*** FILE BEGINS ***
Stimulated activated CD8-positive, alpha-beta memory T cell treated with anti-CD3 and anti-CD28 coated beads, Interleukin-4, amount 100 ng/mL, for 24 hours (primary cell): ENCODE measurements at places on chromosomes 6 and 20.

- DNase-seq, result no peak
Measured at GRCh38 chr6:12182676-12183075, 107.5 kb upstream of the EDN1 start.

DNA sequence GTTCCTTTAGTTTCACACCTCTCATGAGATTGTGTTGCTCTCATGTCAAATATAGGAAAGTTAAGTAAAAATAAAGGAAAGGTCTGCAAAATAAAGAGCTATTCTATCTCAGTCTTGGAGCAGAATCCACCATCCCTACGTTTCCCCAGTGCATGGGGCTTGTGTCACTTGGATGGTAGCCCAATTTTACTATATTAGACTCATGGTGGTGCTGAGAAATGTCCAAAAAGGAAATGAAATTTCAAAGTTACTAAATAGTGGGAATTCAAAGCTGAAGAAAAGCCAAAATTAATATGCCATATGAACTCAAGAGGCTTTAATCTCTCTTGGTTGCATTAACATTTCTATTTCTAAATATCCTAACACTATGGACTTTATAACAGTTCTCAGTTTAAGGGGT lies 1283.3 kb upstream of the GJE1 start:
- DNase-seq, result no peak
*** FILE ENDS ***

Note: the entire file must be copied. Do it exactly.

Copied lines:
Stimulated activated CD8-positive, alpha-beta memory T cell treated with anti-CD3 and anti-CD28 coated beads, Interleukin-4, amount 100 ng/mL, for 24 hours (primary cell): ENCODE measurements at places on chromosomes 6 and 20.

- DNase-seq, result no peak
Measured at GRCh38 chr6:12182676-12183075, 107.5 kb upstream of the EDN1 start.

DNA sequence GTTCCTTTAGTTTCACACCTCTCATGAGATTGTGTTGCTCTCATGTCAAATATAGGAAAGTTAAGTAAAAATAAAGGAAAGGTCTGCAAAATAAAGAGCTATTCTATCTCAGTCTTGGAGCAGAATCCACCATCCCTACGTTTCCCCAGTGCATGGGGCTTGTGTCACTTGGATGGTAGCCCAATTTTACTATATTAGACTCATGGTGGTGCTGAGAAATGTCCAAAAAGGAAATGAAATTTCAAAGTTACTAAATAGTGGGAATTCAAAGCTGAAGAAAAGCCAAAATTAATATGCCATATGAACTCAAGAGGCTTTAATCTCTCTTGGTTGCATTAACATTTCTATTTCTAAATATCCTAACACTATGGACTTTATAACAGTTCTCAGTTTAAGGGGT lies 1283.3 kb upstream of the GJE1 start:
- DNase-seq, result no peak